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State Historical Society of Iowa Press Release

For immediate release May 10, 2011

Contact: Jeff Morgan, Jeff.Morgan@iowa.gov, (515) 281-3858

2011 Iowa Juneteenth Observance at State Historical Building

“For Colored Girls,” Jazz Heritage concert and Historical Museum exhibit May 21

(DES MOINES) – The 2011 Iowa Juneteenth Observance begins this month with a theatrical production, a jazz concert and an exhibit at the State Historical Building in Des Moines.

The Iowa Juneteenth Observance is an annual grassroots-driven program of the Connect Foundation dedicated to improving community relations through education, entertainment and positive, cultural interaction. Iowa Juneteenth promotes the historical significance of the holiday; commemorates the end of slavery in America; highlights the economic, political and social efforts of African Americans in American cultural; and reaches out to all Iowans in mutual celebration of freedom.

The State Historical Building is at 600 E. Locust Street in Des Moines. For more information, contact Iowa Juneteenth Public Relations Officer Minnie Mallard at 515-725-3322 or minnie.mallard@iowa.gov, or visit www.iowajuneteenth.org.

The schedule of Iowa Juneteenth Observance activities on May 21, 2011, at the State Historical Building follows:

For Colored Girls (Who Have Considered Suicide When the Rainbow Is Enuf)
10 a.m.
For Colored Girls, a landmark piece in African American literature, is a 1975 experimental play by Ntozake Shange. Initially staged in California, it has been performed Off-Broadway and on Broadway, and adapted as a book, television film and theatrical film. The 1977 Broadway production was nominated for a Tony Award for Best Play. Shange’s play expresses a variety of struggles experienced by African American women. It is performed by a cast of seven women, each of whom is known only by a color: “Lady in Yellow,” “Lady in Purple,” etc. Their struggles deal with abandonment, love, rape and abortion, and embody each woman’s story (for example, Lady in Red’s emotional tale of domestic violence). The end of the play brings together all the women for “a laying on of hands” in which Shange calls on the power of womanhood as the Lady in Red begins the mantra, “I found God in myself, and I loved her, I loved her fiercely.” The film version of For Colored Girls is a 2010 adaptation of the play written, directed and produced by Tyler Perry.  State Representative Ruth Ann Gaines, chair of the Iowa Juneteenth Observance Arts Committee, directs a cast of Iowa women bringing the play to the State Historical Building May 21, 2011. Parents are advised that strong language is used in this artistic portrayal of human events and is for mature audiences only. Parental Discretion is Advised. Free admission and open to the public. Visit www.iowajuneteenth.org/play.htm for more information.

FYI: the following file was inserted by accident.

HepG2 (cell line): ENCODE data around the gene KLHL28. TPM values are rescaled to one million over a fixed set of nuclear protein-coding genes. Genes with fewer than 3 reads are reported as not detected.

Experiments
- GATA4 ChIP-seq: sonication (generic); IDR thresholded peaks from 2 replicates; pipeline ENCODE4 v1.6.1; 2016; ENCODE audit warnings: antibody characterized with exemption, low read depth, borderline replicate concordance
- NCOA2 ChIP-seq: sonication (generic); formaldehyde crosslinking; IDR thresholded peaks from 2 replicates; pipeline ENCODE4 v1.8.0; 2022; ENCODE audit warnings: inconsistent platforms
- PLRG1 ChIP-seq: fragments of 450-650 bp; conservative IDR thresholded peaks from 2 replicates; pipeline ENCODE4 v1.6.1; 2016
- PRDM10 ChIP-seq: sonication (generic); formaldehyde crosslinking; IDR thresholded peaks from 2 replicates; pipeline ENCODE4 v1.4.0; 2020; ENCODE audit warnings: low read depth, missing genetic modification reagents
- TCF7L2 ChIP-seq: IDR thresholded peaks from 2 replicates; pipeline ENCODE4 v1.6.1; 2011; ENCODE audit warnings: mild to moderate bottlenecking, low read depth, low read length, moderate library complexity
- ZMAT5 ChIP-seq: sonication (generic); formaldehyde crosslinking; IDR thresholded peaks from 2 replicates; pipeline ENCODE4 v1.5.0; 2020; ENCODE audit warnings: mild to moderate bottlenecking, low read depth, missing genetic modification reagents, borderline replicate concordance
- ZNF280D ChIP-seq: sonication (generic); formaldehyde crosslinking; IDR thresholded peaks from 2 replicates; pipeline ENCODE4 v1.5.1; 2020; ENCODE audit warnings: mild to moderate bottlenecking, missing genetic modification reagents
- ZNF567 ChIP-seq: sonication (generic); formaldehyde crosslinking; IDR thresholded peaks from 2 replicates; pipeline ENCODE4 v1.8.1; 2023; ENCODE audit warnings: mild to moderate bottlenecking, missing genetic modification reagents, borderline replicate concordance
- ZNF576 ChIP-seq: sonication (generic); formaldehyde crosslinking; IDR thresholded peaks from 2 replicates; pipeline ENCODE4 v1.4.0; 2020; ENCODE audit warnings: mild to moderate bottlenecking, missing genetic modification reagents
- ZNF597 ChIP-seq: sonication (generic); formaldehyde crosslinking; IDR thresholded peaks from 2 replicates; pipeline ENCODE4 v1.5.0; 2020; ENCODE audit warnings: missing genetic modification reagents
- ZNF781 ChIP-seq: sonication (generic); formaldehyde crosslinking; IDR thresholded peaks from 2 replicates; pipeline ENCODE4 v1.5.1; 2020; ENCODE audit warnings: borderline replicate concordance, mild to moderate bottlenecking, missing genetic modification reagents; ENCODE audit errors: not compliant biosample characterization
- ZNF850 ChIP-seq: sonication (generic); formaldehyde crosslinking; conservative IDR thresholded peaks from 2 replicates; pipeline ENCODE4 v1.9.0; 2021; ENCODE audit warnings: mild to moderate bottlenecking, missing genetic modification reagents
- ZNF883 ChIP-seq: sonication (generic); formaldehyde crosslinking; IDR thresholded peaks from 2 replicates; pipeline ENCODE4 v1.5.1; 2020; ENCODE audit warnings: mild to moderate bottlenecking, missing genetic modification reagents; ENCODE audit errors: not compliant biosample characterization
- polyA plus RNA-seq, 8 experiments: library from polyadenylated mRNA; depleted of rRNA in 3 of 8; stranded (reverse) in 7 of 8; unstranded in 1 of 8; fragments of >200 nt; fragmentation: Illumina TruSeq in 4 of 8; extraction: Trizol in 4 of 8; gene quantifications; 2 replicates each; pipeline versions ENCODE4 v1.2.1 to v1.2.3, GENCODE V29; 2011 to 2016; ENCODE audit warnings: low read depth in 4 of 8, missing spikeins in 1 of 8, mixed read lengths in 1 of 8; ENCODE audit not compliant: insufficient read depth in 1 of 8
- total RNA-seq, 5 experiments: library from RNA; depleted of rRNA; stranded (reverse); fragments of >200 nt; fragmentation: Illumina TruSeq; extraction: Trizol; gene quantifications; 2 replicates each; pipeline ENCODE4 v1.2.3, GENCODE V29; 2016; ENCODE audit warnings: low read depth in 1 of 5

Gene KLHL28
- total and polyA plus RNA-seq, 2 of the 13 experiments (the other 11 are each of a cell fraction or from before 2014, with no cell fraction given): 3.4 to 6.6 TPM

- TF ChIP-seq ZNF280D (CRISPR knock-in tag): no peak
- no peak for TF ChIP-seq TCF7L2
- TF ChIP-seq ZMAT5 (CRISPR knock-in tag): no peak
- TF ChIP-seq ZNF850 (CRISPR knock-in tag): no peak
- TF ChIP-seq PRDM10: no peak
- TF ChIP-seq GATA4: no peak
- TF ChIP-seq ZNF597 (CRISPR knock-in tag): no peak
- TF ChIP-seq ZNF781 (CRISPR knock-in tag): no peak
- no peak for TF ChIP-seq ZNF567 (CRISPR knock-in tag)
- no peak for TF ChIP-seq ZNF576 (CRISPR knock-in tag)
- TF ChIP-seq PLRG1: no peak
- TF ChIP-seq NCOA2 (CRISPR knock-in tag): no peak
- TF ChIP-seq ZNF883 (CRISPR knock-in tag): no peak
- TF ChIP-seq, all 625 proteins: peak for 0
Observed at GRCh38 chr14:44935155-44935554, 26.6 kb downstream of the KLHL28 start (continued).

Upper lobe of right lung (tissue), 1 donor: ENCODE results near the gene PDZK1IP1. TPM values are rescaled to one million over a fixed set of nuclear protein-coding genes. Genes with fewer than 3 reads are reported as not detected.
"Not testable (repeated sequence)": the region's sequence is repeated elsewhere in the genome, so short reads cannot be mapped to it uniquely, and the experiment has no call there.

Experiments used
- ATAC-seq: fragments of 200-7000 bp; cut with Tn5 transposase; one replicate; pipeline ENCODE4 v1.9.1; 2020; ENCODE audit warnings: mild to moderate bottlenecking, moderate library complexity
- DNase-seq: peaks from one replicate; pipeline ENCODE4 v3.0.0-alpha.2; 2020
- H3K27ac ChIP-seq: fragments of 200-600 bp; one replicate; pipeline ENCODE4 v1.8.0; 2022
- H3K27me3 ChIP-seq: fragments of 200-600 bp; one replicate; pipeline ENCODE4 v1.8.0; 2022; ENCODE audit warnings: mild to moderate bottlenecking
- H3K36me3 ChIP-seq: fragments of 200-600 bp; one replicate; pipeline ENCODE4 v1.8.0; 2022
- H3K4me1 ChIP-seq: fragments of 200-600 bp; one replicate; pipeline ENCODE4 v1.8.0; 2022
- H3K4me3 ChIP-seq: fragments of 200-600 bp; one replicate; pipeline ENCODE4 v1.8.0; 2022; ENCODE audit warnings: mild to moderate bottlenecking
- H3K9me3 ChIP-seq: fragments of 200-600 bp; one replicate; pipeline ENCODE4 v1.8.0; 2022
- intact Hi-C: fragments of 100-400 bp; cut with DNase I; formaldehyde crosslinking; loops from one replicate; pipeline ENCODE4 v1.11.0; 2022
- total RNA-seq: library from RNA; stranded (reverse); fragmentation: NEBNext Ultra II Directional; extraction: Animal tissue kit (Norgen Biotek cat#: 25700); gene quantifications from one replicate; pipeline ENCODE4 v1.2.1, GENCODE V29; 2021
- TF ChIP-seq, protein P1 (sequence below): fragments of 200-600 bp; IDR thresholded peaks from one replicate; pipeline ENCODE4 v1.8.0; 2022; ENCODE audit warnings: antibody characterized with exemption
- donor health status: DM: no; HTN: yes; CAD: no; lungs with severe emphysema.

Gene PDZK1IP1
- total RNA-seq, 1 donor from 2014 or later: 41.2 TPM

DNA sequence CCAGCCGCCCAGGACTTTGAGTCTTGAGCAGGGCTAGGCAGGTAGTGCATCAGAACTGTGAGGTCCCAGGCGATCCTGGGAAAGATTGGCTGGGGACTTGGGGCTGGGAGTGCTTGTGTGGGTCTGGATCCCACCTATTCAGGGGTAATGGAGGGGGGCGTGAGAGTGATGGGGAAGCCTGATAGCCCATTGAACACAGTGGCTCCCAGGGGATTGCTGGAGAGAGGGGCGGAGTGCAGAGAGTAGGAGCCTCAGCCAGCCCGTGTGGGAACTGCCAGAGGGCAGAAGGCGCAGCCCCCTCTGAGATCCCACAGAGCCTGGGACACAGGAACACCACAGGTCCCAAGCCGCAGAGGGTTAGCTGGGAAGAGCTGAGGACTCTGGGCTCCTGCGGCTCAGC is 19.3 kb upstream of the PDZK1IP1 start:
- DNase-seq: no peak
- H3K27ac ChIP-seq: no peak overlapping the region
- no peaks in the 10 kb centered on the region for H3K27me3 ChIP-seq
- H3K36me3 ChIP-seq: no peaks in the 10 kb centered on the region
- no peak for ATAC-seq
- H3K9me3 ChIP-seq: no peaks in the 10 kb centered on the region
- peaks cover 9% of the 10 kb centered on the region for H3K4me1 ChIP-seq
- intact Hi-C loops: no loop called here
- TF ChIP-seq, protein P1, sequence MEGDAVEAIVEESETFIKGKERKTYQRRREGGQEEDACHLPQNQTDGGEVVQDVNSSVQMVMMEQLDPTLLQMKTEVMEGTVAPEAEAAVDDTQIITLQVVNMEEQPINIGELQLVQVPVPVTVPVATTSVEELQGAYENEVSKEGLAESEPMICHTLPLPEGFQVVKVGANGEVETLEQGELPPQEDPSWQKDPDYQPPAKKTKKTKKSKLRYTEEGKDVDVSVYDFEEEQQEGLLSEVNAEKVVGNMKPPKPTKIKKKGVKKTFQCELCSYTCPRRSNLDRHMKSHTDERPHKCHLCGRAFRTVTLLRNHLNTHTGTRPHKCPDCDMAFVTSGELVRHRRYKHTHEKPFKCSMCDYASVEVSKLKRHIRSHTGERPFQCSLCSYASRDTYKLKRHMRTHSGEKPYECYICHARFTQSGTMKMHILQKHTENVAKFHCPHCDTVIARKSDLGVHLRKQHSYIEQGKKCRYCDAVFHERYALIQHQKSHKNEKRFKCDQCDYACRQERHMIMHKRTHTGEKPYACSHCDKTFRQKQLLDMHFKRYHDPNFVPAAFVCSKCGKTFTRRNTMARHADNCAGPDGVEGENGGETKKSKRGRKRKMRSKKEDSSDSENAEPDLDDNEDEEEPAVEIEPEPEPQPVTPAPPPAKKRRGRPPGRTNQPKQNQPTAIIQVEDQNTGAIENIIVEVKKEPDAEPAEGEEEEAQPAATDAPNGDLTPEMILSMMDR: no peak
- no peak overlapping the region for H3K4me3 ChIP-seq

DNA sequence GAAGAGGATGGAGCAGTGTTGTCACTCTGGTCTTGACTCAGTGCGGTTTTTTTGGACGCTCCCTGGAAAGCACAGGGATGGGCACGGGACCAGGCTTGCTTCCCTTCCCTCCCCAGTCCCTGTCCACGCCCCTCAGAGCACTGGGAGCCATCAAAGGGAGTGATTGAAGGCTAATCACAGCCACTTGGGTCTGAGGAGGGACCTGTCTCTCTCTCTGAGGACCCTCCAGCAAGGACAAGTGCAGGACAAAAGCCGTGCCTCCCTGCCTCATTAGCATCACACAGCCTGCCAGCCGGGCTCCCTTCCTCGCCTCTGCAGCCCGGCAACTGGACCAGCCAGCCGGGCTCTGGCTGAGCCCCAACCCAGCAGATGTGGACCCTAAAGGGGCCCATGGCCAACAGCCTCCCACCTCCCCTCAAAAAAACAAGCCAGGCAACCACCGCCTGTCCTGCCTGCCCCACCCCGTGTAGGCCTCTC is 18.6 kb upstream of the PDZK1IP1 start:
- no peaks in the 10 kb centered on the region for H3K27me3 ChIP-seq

Jazz Heritage Concert
A tribute to the creation of the jazz genre by African Americans and to the late great Iowa jazz pianist, Ernest “Speck‟ Redd. Redd will posthumously receive a Lifetime Achievement Award from Dr. Ronald Myers, president of the National Juneteenth Observance Foundation, and an accomplished Jazz musician. Other Des Moines jazz masters and Hall of Fame musicians performing are Sam Salamone, Steve Charlson and Jim Eklof. Other accomplished jazz artists are Damani Phillips and Scott Davis. Jazz band members from area high schools will also perform. The Greater Des Moines Community Jazz Center is co-producing this program that will also reach out to promote interest in jazz, particularly from young people and especially from African Americans youth, to study jazz. A jazz scholarship will be provided to a student. Free and open to the public. Visit www.iowajuneteenth.org/museum_exhibit.htm for more information.

Juneteenth Museum Exhibit
May 21-June 30, 2011
This museum exhibit contains historical content and provides information about the start of slavery in America; the Emancipation Proclamation; the first Juneteenth celebration 146 years ago; the first Iowa Juneteenth Observance 21 years ago; and how Iowa legislation was passed and signed into law nine years ago establishing the third Saturday of June of every year as “Juneteenth Freedom Day” in Iowa. The State Historical Museum is open 9 a.m.-4:30 p.m. Tuesday-Saturday and noon-4:30 p.m. Sunday. Admission is free and open to the public. Visit http://www.iowajuneteenth.org/museum_exhibit.htm for more information.

In addition, the Iowa Juneteenth Observance is partnering with the Mid-Iowa Council of Boy Scouts to have a booth in the Historical Museum 10 a.m.-2 p.m.


The State Historical Society of Iowa is a division of the Iowa Department of Cultural Affairs, and is a trustee of Iowa’s historical legacy and an advocate for understanding Iowa’s past. It identifies, records, collects, preserves, manages and provides access to Iowa’s historical resources. Its dual mission of preservation and education serves Iowans of all ages, conducts and stimulates research, disseminates information, and encourages and supports historical preservation and education efforts of others throughout the state. Visit www.iowahistory.org or call 515-281-5111 for more information.


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